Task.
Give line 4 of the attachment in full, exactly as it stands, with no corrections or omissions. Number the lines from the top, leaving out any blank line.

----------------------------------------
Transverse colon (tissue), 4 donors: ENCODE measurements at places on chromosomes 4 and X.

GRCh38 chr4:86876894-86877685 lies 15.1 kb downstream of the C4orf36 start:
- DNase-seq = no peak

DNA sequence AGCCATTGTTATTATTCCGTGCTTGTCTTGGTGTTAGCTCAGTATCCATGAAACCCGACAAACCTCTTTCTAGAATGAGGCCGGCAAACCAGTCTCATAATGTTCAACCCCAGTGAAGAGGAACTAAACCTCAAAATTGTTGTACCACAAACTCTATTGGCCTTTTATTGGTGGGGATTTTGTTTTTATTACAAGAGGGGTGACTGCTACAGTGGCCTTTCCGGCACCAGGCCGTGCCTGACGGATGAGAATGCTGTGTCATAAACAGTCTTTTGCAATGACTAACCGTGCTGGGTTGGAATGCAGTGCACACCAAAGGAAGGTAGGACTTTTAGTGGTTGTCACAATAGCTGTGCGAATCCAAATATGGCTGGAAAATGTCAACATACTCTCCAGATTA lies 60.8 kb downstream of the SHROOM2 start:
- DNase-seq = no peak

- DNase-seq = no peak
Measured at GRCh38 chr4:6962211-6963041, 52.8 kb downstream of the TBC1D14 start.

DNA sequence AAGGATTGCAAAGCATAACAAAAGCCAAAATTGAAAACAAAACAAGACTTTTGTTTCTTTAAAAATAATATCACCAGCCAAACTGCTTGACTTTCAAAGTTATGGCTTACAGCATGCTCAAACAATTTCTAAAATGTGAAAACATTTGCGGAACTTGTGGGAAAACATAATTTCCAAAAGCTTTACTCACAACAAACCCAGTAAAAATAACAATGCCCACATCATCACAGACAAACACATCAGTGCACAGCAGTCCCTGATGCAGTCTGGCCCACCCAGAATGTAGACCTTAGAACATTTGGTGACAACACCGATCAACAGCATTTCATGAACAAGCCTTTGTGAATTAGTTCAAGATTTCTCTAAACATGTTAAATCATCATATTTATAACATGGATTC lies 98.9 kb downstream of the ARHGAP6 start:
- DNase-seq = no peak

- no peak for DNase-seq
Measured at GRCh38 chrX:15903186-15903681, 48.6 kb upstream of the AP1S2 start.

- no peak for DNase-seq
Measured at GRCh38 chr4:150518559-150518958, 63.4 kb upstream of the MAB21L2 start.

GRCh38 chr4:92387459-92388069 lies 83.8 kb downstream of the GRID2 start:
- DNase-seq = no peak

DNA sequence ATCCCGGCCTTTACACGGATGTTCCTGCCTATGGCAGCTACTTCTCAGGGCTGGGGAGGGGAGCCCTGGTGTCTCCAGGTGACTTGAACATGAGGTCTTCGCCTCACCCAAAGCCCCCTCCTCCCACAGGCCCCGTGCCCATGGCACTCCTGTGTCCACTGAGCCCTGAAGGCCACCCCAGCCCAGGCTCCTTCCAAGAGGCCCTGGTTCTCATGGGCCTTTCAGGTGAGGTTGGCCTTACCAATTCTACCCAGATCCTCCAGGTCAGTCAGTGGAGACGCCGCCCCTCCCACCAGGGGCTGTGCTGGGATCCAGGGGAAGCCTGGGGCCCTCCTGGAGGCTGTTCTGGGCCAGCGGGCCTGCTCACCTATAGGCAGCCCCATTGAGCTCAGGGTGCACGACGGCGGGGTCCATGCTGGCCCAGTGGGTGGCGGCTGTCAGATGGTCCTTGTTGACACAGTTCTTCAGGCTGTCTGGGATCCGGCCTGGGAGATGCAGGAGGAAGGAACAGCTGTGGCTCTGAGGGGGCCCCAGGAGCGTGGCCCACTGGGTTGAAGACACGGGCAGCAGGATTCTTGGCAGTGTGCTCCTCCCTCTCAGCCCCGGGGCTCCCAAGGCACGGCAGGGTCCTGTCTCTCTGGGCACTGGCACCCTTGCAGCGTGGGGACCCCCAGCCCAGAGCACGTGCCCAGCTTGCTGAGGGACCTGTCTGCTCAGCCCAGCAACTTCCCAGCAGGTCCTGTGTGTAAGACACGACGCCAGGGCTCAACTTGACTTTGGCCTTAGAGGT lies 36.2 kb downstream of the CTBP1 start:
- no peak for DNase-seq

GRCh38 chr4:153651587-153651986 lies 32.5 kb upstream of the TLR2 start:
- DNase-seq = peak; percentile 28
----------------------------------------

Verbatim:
DNA sequence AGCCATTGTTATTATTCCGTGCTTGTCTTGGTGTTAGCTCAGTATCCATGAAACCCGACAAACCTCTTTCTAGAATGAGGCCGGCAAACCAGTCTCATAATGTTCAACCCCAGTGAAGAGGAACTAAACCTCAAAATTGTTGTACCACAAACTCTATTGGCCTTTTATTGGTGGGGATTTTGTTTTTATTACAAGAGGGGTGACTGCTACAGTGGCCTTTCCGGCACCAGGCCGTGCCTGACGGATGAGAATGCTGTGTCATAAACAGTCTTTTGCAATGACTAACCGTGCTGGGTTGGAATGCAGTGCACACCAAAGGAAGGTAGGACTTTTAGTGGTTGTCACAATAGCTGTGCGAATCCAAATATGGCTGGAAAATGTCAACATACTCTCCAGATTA lies 60.8 kb downstream of the SHROOM2 start: